Whitney Free Bakula | Creative Assistant
What entices you to buy something? Or even to subscribe to an email list?
Discounts, giveaways and special offers are everywhere these days as retailers attempt to make shopping more appealing to buyers hit by the suffering economy. The most important question you must consider is, “How does my business benefit from this offer/giveaway?”
The result of your offer should not simply be traffic to your store or website. It should be what sales result from that traffic. Wouldn’t you rather have 20 serious customers visit than 50 people looking for a freebie?
Giveaways Related to Your Business
The goal is to offer something directly related to a purchase. If your business cannot afford or is not allowed to make these offers, perhaps the manufacturer has other great offers to promote.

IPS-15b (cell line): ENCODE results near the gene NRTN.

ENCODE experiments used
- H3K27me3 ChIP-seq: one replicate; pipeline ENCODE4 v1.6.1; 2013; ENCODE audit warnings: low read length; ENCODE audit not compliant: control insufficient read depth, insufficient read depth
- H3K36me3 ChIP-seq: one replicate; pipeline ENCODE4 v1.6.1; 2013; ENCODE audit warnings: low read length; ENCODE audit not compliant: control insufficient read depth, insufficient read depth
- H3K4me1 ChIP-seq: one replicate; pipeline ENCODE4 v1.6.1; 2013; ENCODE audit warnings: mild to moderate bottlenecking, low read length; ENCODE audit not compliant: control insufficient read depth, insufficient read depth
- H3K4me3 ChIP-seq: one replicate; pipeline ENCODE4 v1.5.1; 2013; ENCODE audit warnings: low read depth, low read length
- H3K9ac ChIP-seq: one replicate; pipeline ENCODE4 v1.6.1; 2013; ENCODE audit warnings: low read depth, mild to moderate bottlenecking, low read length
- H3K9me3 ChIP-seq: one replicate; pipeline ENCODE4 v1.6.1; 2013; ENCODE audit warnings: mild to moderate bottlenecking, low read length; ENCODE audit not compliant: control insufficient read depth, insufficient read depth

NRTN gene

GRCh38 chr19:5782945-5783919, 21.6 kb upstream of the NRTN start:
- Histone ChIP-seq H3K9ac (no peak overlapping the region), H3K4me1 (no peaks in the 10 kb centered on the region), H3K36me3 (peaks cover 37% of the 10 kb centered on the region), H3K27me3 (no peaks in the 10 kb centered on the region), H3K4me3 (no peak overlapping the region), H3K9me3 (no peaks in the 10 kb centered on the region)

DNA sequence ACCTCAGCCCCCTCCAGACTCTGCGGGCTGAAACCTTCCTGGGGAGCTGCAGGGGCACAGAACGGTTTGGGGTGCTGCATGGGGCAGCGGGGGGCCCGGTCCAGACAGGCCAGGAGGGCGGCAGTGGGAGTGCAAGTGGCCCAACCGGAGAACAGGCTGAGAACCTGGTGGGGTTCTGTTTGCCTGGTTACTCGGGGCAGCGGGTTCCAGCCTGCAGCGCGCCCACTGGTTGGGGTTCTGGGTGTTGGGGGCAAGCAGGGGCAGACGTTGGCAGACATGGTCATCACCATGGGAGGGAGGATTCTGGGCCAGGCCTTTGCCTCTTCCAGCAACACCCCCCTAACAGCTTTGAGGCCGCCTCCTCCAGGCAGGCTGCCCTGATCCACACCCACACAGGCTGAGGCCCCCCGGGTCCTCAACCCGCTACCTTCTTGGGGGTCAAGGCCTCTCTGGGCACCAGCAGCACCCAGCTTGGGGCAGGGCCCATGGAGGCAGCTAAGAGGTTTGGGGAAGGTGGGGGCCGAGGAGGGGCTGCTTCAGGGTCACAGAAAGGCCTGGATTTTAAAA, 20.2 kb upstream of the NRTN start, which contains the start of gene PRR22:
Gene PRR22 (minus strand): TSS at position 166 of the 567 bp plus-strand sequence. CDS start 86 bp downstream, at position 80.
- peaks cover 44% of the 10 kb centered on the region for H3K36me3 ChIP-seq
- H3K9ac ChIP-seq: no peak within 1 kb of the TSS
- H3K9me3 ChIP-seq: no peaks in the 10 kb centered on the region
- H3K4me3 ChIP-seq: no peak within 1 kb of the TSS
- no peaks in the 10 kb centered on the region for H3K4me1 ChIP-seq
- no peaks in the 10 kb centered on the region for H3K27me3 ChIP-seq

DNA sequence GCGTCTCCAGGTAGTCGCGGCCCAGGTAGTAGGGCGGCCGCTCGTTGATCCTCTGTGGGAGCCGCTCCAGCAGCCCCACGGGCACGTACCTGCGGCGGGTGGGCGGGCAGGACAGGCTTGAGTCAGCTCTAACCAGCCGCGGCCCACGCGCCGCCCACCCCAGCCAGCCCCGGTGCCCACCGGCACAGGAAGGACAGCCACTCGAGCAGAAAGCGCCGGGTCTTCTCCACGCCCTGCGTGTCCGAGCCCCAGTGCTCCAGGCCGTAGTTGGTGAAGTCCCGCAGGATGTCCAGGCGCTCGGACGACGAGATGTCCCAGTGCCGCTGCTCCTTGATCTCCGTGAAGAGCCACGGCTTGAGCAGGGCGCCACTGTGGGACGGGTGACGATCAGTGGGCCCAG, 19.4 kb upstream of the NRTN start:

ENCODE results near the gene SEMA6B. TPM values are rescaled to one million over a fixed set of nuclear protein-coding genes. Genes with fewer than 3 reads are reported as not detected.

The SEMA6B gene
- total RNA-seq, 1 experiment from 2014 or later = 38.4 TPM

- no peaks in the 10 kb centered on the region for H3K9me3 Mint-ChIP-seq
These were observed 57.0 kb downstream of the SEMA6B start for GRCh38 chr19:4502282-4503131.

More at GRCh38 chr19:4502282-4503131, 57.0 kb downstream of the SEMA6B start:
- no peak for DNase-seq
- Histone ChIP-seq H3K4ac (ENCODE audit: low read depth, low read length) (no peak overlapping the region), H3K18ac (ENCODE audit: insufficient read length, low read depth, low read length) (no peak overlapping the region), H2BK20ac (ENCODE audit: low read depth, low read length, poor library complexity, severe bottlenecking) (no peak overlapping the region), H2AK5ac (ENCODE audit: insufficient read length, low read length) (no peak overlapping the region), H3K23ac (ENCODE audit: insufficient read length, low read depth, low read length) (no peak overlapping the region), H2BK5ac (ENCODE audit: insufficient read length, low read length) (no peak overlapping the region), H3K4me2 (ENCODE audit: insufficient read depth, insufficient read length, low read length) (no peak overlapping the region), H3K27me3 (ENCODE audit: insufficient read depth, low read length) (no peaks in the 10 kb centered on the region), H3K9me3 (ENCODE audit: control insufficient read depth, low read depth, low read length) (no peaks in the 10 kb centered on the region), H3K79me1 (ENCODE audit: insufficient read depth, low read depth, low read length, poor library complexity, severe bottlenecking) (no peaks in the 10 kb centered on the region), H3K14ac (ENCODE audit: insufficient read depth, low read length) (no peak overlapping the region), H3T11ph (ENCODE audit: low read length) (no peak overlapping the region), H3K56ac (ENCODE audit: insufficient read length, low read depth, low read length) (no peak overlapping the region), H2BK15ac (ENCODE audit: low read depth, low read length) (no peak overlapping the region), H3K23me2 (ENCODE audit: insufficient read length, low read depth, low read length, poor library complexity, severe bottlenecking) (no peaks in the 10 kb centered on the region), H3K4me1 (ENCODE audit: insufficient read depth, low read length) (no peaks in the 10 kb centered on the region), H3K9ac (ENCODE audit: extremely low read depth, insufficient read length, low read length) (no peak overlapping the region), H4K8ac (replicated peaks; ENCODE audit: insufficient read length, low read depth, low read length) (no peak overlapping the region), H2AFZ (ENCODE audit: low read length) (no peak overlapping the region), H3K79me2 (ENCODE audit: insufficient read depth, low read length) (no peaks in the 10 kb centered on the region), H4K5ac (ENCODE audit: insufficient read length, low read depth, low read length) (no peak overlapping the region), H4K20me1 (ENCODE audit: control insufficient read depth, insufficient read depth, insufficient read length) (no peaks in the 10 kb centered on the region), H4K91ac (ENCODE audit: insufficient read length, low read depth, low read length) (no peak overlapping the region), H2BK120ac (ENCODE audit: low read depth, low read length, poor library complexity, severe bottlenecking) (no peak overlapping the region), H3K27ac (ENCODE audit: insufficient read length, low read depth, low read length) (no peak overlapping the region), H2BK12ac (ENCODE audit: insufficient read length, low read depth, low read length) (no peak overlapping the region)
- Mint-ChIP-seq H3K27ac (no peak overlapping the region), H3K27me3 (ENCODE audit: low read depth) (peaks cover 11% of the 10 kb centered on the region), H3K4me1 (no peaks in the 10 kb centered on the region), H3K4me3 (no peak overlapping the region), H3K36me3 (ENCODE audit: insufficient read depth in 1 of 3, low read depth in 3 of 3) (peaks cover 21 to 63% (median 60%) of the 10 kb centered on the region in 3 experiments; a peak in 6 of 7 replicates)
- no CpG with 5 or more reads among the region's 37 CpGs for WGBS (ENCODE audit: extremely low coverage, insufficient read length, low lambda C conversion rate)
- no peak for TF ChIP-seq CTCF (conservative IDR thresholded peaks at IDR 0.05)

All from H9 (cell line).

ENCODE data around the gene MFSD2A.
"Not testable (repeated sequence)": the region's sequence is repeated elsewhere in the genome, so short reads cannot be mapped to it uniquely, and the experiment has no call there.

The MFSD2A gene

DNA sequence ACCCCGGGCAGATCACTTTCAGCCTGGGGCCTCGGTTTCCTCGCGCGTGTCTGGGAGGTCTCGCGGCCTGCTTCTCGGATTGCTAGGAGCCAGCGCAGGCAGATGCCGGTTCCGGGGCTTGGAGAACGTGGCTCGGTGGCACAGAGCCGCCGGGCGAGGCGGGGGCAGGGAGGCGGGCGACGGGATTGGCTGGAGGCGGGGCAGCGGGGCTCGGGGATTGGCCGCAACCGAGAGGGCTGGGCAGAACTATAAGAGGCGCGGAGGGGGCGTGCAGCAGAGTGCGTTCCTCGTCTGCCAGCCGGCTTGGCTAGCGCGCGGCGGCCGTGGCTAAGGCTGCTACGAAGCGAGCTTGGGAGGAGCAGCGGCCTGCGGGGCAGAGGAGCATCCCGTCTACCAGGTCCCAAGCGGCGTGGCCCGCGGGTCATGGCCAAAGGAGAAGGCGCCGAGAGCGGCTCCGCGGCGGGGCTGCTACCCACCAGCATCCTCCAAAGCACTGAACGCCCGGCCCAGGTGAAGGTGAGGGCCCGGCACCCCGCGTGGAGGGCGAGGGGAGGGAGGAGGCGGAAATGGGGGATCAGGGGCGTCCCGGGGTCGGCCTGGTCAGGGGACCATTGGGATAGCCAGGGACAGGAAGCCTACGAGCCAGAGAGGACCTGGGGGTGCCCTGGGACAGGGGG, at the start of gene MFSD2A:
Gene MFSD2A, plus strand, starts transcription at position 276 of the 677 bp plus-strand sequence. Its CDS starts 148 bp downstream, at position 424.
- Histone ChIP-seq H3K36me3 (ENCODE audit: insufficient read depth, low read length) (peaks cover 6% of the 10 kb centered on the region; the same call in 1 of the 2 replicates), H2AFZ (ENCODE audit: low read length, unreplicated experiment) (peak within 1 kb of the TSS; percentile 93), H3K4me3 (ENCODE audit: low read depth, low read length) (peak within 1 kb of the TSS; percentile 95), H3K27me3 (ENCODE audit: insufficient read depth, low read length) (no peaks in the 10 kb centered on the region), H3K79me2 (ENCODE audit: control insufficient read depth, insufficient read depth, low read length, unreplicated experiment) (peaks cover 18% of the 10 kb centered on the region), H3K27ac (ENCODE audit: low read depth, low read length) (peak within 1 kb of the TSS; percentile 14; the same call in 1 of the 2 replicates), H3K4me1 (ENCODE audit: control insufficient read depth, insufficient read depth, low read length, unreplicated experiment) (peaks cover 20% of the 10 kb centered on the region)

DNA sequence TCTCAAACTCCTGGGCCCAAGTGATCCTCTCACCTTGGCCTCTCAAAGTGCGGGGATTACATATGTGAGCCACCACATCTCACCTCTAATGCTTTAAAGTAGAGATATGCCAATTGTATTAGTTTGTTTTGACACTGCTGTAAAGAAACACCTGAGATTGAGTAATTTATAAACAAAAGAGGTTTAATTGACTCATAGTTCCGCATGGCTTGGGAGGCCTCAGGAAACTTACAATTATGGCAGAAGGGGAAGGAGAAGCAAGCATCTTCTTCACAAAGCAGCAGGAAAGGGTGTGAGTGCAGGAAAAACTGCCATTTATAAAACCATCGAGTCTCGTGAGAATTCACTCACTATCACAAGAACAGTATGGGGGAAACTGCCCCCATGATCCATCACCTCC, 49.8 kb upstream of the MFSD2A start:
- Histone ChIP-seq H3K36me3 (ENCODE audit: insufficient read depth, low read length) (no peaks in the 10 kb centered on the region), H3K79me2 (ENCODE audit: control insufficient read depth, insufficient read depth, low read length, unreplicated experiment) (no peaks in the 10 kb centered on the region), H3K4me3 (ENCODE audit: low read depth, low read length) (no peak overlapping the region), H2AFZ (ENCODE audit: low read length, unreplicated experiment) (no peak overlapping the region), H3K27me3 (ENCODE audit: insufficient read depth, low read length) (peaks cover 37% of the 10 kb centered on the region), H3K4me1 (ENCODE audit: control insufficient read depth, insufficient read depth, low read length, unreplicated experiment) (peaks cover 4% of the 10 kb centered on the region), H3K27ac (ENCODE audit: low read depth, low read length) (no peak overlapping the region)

Say you can offer $1,000 bonus cash, a $500 trade assistance voucher or even five free oil changes with a purchase. Suddenly, you’re more likely to see customers who were already interested in buying become especially interested in your dealership because of that extra incentive.
Stay Clear of Generic Giveaways
If you offer gift cards to other businesses or material goods, you may still have some serious shoppers but you’re much more likely to run into the dreaded “gift seeker.” They will do whatever it takes for free stuff!
You want me to take a test drive to earn this gift card? No problem! I’ll pretend I care long enough to get the gift card and then tell you I’ve changed my mind and am no longer interested. Now, you’ve not only given away a freebie but you’ve also wasted time on someone who had no intention of buying.
Give What You Can
The art of offers and giveaways is a tricky one. There is no perfect formula and no concrete research on exactly what works and what doesn’t. What is certain, though, is the fact that everyone is looking to save money in this economy, so any time you can offer your customers some kind of deal… DO IT. Decades in the business and a “unique” buying experience won’t get the job done alone.